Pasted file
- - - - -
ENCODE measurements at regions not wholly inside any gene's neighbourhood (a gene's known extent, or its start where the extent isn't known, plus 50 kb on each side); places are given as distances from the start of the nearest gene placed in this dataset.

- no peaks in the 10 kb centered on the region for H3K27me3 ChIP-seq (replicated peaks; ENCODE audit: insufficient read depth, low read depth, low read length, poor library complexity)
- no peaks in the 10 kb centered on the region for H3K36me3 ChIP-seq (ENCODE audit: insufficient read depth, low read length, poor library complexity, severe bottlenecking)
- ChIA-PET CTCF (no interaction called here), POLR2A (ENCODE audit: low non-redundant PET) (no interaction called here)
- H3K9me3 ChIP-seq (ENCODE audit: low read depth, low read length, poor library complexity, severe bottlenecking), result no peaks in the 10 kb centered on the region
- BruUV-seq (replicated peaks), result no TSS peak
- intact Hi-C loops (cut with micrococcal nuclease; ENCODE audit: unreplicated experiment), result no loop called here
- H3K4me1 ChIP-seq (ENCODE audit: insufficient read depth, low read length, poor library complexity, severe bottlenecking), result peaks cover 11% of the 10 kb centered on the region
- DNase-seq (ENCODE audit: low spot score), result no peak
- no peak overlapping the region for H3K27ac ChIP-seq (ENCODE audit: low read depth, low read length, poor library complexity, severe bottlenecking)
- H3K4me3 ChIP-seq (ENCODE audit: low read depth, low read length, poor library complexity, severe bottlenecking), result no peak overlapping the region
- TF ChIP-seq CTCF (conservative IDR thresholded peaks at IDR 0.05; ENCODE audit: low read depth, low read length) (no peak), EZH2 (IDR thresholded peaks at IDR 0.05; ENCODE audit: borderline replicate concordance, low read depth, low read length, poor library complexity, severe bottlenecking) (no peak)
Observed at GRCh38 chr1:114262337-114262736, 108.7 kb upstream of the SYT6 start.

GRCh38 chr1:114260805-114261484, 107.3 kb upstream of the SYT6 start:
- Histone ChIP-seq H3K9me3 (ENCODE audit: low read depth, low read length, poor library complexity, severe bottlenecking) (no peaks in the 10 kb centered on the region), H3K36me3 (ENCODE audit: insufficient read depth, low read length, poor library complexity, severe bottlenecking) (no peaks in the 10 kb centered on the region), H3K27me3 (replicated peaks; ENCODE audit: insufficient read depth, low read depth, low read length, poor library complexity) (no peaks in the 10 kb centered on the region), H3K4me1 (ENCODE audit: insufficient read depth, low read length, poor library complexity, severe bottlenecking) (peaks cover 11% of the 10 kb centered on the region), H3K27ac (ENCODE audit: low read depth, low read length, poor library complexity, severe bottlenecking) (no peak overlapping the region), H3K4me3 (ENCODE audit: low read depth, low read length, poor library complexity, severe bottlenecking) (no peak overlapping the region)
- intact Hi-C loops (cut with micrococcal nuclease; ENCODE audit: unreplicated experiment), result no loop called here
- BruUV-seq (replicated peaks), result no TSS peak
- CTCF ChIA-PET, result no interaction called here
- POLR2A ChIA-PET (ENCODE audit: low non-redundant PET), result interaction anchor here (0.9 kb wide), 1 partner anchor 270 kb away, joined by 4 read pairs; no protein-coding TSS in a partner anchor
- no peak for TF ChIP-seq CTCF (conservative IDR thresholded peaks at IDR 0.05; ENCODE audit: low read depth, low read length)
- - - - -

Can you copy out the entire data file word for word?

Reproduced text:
ENCODE measurements at regions not wholly inside any gene's neighbourhood (a gene's known extent, or its start where the extent isn't known, plus 50 kb on each side); places are given as distances from the start of the nearest gene placed in this dataset.

- no peaks in the 10 kb centered on the region for H3K27me3 ChIP-seq (replicated peaks; ENCODE audit: insufficient read depth, low read depth, low read length, poor library complexity)
- no peaks in the 10 kb centered on the region for H3K36me3 ChIP-seq (ENCODE audit: insufficient read depth, low read length, poor library complexity, severe bottlenecking)
- ChIA-PET CTCF (no interaction called here), POLR2A (ENCODE audit: low non-redundant PET) (no interaction called here)
- H3K9me3 ChIP-seq (ENCODE audit: low read depth, low read length, poor library complexity, severe bottlenecking), result no peaks in the 10 kb centered on the region
- BruUV-seq (replicated peaks), result no TSS peak
- intact Hi-C loops (cut with micrococcal nuclease; ENCODE audit: unreplicated experiment), result no loop called here
- H3K4me1 ChIP-seq (ENCODE audit: insufficient read depth, low read length, poor library complexity, severe bottlenecking), result peaks cover 11% of the 10 kb centered on the region
- DNase-seq (ENCODE audit: low spot score), result no peak
- no peak overlapping the region for H3K27ac ChIP-seq (ENCODE audit: low read depth, low read length, poor library complexity, severe bottlenecking)
- H3K4me3 ChIP-seq (ENCODE audit: low read depth, low read length, poor library complexity, severe bottlenecking), result no peak overlapping the region
- TF ChIP-seq CTCF (conservative IDR thresholded peaks at IDR 0.05; ENCODE audit: low read depth, low read length) (no peak), EZH2 (IDR thresholded peaks at IDR 0.05; ENCODE audit: borderline replicate concordance, low read depth, low read length, poor library complexity, severe bottlenecking) (no peak)
Observed at GRCh38 chr1:114262337-114262736, 108.7 kb upstream of the SYT6 start.

GRCh38 chr1:114260805-114261484, 107.3 kb upstream of the SYT6 start:
- Histone ChIP-seq H3K9me3 (ENCODE audit: low read depth, low read length, poor library complexity, severe bottlenecking) (no peaks in the 10 kb centered on the region), H3K36me3 (ENCODE audit: insufficient read depth, low read length, poor library complexity, severe bottlenecking) (no peaks in the 10 kb centered on the region), H3K27me3 (replicated peaks; ENCODE audit: insufficient read depth, low read depth, low read length, poor library complexity) (no peaks in the 10 kb centered on the region), H3K4me1 (ENCODE audit: insufficient read depth, low read length, poor library complexity, severe bottlenecking) (peaks cover 11% of the 10 kb centered on the region), H3K27ac (ENCODE audit: low read depth, low read length, poor library complexity, severe bottlenecking) (no peak overlapping the region), H3K4me3 (ENCODE audit: low read depth, low read length, poor library complexity, severe bottlenecking) (no peak overlapping the region)
- intact Hi-C loops (cut with micrococcal nuclease; ENCODE audit: unreplicated experiment), result no loop called here
- BruUV-seq (replicated peaks), result no TSS peak
- CTCF ChIA-PET, result no interaction called here
- POLR2A ChIA-PET (ENCODE audit: low non-redundant PET), result interaction anchor here (0.9 kb wide), 1 partner anchor 270 kb away, joined by 4 read pairs; no protein-coding TSS in a partner anchor
- no peak for TF ChIP-seq CTCF (conservative IDR thresholded peaks at IDR 0.05; ENCODE audit: low read depth, low read length)